Woolworths commits to more plastic bag-free stores
Back to NewsThe popular South African supermarket chain, Woolworths, has announced its commitment to opening three new plastic bag-free stores after trialling its first concept in the Western Cape. The Steenberg branch in Cape Town has not provided shoppers with plastic grocery bags or fresh produce packets for several months.The three new plastic bag-free stores have been earmarked for Maroun Square in Johannesburg, Moreleta Village in Pretoria and Delcairn Centre in Durban. Woolworths has also developed a low-cost reusable grocery bag that will be rolled out in 15 additional stores across the country. This reusable bag has been on trial in the Western Cape for the past six months.
Plastic bag-free stores help consumers make the right choice
Over 100 000 single-use plastic grocery bags have been saved since Woolworths launched its new reusable version at the end of 2018. The main goal for the launch of the new bag was to shift consumer behaviour and help shoppers opt for a more environmentally-friendly alternative to single-use plastic bags.“This journey to phase out single-use plastics is one that we have to take together, and it has been fantastic to see Woolies customers coming on board to help reduce plastic waste in the environment,” says Woolworths Holdings Group head of sustainability Feroz Koor.“At the stores where customers had the option to keep buying single-use plastic bags, we saw promising reductions in plastic bag sales, particularly at Woolies Pinelands where there was a 23% drop in the sales of single-use plastic bags. We look forward, now, to expanding the project for greater impact,” Koor explains.
Reusable bags made from recycled bottles
Woolworths’ new reusable shopping bags are made entirely out of recycled plastic bottles. Over 129 000 PET bottles have been removed from the waste stream and recycled for this project. Once the bags are introduced to the 15 Woolworths stores, this volume of recycled bottles will increase exponentially.The reusable bag project also supports local initiatives and creates jobs for black-owned suppliers such as Isikhwama, which employs around 130 people. The project will lead to further job creation as the demand for the bags increases. The plastic bag-free stores will be the major market for recycled shopping bags.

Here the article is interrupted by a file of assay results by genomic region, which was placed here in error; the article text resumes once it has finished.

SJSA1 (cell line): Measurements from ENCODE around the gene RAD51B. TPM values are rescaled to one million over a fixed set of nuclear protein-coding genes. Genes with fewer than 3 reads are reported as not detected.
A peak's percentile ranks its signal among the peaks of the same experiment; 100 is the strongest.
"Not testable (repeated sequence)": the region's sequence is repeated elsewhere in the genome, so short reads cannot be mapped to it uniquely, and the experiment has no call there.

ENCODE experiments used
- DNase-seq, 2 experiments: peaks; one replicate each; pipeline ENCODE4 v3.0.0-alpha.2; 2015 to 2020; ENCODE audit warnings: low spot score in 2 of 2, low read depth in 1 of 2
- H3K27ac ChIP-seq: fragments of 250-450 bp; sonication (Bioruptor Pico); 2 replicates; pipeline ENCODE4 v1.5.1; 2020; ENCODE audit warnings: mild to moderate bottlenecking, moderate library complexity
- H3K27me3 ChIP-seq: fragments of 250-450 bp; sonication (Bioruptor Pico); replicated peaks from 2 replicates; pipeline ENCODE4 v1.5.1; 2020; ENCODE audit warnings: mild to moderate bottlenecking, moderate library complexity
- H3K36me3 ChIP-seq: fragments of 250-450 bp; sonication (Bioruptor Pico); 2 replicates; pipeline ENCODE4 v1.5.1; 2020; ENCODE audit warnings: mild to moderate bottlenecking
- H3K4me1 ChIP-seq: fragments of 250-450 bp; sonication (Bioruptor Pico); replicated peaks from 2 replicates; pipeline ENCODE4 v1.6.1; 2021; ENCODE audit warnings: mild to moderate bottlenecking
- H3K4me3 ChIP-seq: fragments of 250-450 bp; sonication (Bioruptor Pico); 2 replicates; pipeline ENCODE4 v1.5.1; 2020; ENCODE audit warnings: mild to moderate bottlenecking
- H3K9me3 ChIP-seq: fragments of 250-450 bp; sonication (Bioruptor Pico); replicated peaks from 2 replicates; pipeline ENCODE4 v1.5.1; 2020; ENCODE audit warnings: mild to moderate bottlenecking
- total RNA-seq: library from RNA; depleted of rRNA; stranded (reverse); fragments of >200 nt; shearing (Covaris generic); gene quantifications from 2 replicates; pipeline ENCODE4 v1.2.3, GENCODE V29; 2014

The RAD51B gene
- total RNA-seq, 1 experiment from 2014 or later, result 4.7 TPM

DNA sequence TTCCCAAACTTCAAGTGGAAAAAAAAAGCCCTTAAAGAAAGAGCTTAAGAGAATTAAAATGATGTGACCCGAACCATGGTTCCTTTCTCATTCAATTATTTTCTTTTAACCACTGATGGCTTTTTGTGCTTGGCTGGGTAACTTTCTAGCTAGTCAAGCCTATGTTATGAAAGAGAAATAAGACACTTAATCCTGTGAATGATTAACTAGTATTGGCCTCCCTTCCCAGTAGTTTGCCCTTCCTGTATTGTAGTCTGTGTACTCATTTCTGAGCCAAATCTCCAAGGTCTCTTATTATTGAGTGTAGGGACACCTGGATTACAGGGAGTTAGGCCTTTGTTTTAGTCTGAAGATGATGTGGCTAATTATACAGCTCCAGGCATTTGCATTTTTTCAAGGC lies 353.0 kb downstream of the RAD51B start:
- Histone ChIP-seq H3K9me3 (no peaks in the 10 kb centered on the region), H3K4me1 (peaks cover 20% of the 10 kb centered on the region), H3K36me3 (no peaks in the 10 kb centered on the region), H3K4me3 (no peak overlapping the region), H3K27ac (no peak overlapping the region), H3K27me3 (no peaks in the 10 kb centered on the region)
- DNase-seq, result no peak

Woolworths signs international plastic commitment
Woolworths Holdings Group is the first African retailer to sign the Ellen MacArthur Foundation’s New Plastic Economy Global Commitment. This document intends to set a new precedent for plastic and packaging waste by reducing pollution at the source. Around 250 businesses, organisations, schools and public enterprises from around the world have signed the agreement already. The New Plastic Economy Global Commitment was launched in October 2018 in collaboration with the United Nations Environment Programme (UNEP). The launch of the new plastic bag-free stores and the expansion of the reusable bag project are signs that Woolworths is committed to reducing plastic waste in the environment and tackling pollution from the point of sale. The new stores will help South African shoppers to reduce their own plastic waste output and minimise Woolworths' packaging pollution.___Averda is a leading waste management provider with over 50 years of experience across three continents. Through growth, transformation and engagement, we strive to find new ways of managing waste while protecting the community and environment. ___By pairing international expertise with local insights, we have secured our position as one of South Africa’s most respected providers of waste management and industrial cleaning services. We also operate in the recycling, pipe inspection, CCTV, infrastructure inspection, hydro-demolition, high-pressure water jetting and catalyst handling industries. ___Follow us on Facebook, Twitter and LinkedIn for the best tips on recycling and the latest industry news. See our Instagram and YouTube channels for more insights into environmental affairs and our work with local communities.